A–Z of nutritional supplements: dietary supplements, sports nutrition foods and ergogenic aids for health and performance–Part 34
- 1Department of Kinesiology, Iowa State University, Ames, Iowa, USA
- 2Hammersley & Partners Medical Practice, Oxford, UK
- 3Department of Exercise and Sport Sciences, University of Copenhagen, Copenhagen, Denmark
- 4Biology Department, Drake University, Des Moines, Iowa, USA
- 5Australian Institute of Sport, Canberra, Australia
- 6Performance Influencers Limited, London, UK
- 7Green Templeton College, University of Oxford, Oxford, UK
- Correspondence to L M Castell, Green Templeton College, University of Oxford, Oxford OX2 6HG, UK;
- Received 23 April 2012
- Accepted 23 April 2012
Part 34 is dominated by a review of prohormones, or more specifically, testosterone prohormones, which cause concern in sports nutrition related to their direct use or inadvertent intake as contaminants in other supplements. When taken specifically for their alleged effects as testosterone alternatives, they may give rise to health problems while failing to achieve the claimed benefits of enhanced strength and muscle mass. Prohormones are a Prohibited Substance on the World Anti-Doping Agency (WADA) list and, even in minute concentrations (as occurs in contaminated supplements) these products can lead to a positive doping outcome. This part also contains brief summaries of ribose and smilax, two supplements which have not lived up to any claims related to benefits to athletic performance.
D S King, R Baskerville
The term prohormone strictly refers to a post-translational peptide that is cleaved by convertases into a variety of bioactive hormones .In the supplement context, prohormones refer to androgenic precursors which, when ingested, become enzymatically activated to testosterone derivatives. An understanding of the biochemical pathways emphasises the similarity between testosterone and its precursors.
Users see prohormones as a natural means to improve muscle strength, body composition and general well-being with fewer side effects than testosterone or synthetic androgenic steroids and a more practical (capsule) form of intake. The marketing strategy of commercial websites is to promote prohormones as ‘legal alternatives’ to testosterone with similar anabolic effects. Of course, many consumers are unaware that these prohormones are included on the WADA list of prohibited substances as well as being illegal for sale or importation in many countries. Prohormones have another concerning role in sports nutrition as contaminants in other sports supplements which account for a large proportion of inadvertent doping offences.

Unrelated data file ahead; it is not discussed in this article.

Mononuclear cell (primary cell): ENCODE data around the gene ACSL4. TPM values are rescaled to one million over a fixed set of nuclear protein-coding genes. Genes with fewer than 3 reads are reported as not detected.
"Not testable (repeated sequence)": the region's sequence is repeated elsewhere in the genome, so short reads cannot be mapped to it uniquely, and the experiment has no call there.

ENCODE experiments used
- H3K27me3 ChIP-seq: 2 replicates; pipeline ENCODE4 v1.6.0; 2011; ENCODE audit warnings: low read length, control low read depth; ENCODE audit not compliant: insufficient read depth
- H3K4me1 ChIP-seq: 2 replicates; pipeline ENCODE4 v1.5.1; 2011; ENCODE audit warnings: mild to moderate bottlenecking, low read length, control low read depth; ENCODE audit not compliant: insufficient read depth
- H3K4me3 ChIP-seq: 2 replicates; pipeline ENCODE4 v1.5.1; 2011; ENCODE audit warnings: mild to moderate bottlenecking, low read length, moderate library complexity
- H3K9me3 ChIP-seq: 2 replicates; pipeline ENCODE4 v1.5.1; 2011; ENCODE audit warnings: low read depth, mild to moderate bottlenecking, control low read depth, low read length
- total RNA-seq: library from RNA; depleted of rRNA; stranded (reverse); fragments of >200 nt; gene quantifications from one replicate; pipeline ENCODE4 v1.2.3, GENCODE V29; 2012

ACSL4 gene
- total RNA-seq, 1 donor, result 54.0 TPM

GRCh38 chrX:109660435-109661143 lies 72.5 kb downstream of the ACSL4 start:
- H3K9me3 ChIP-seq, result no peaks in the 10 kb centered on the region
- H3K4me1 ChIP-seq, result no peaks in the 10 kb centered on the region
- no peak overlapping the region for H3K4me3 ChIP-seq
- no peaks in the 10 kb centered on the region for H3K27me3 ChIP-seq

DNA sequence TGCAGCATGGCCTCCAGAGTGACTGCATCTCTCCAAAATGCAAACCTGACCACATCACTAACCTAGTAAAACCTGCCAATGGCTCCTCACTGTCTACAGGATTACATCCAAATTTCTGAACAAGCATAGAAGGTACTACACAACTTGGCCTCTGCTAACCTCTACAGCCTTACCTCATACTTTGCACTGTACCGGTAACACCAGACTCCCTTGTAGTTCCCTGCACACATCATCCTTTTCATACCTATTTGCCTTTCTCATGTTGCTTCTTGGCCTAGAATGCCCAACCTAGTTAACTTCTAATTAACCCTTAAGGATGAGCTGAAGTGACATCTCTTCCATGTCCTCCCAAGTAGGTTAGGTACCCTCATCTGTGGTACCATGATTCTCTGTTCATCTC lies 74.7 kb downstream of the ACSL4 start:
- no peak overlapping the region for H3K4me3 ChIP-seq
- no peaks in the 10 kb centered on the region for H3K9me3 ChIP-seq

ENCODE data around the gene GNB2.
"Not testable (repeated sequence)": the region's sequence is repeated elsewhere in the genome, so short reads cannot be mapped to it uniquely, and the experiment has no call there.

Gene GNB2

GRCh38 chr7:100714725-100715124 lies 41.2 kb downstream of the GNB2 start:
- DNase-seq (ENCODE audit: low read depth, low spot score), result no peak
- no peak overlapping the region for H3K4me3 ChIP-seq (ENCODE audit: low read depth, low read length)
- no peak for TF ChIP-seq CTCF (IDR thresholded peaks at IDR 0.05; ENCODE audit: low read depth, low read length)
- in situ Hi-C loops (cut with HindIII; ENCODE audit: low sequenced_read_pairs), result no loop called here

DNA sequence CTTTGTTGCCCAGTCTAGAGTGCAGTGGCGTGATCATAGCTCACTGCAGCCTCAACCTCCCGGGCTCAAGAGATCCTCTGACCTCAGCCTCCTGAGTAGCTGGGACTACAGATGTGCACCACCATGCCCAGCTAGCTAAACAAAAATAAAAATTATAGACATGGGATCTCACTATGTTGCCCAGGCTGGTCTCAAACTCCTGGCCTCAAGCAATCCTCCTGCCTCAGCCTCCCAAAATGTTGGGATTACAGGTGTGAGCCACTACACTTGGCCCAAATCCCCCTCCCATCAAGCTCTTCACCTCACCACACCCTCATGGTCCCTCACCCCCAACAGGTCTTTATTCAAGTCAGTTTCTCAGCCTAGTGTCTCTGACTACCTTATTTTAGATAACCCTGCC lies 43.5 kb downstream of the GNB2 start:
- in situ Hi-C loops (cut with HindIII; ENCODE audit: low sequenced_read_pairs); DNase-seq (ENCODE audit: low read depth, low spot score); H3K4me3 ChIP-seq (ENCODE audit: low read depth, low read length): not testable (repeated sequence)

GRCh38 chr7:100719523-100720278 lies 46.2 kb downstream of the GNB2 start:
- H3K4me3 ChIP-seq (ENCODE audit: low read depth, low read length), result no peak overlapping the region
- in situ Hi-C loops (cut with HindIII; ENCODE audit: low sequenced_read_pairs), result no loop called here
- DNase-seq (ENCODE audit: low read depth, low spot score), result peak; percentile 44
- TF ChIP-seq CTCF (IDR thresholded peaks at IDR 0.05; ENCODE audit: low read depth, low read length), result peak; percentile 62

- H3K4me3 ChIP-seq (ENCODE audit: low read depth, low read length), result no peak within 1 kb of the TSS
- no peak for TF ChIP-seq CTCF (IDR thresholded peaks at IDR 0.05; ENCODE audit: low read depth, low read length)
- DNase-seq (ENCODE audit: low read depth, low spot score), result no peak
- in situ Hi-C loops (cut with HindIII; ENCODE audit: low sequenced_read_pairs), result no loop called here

From cholesterol, pregnenolone is produced which converts to testosterone via dihydroepiandosterone (DHEA). The path via DHEA produces androstenedione (DIONE) and androstenediol (DIOL) which convert to testosterone. Importantly, however, these precursors can also be converted to the oestrogens, which may cause effects such as gynaecomastia and liver dysfunction. To counteract this effect, some users of prohormones alternate between 1 month on and 2 months off,allowing restoration of intrinsic function within each ‘cycle’. Users also often ‘stack’ differing prohormones of differing oestrogenicity within each cycle, and take N-acetyl cysteine to prevent liver dysfunction. In addition, selective oestrogen receptor modulators or aromatase inhibitors are taken to mitigate oestrogenic effects, and androgenic herbal compounds taken to reduce the ‘low’ period between cycles.
Despite these sophisticated multidrug regimens and marketing claims, research fails to demonstrate any anabolic or ergogenic effects of taking DHEA, DIONE or DIOL, and confirms the risk of adverse side effects for DIONE and DIOL. For example Broeder et al1 gave 200 mg/day DIONE or DIOL to middle-aged men over a 12-week resistance training programme, and showed a significant 16% increase in testosterone levels after 1 month of use which had returned to prestudy levels by 12 weeks. DIOL did not significantly increase blood testosterone levels. The major fate of the ingested DIONE and DIOL appears to be aromatisation, since blood oestrogen levels were increased by∼63%. There was no enhancement in muscle strength during resistance training above placebo but, conversely, an 11% increase in the LDL-Cholesterol/HDL-Cholesterol lipid ratio, corresponding to a significant increase in the cardiovascular disease risk. Twelve weeks of supplementation reduced blood luteinising hormone levels, which may serve to decrease inherent testicular and adrenal testosterone production.
The last major literature review, by Brown et al,2 confirmed the findings that DIONE, DIOL and DHEA do not augment muscle size and strength gains observed from resistance training alone, and that use of DIONE and DIOL may predispose users to serious health risks. UK Legislation in this field comes under Schedule 4 of the Misuse of Drugs Act 1971, and the current list of 54 ‘class C’ substances includes both prohormones and anabolic steroids and closes a loophole in recognition of their biochemical similarity. However, in contrast to US law, personal use is not yet criminalised under the act, although supply or production without a licence carries a maximum sentence of 14 years. This legal framework augments the ban by sports which adopt the WADA antidoping code.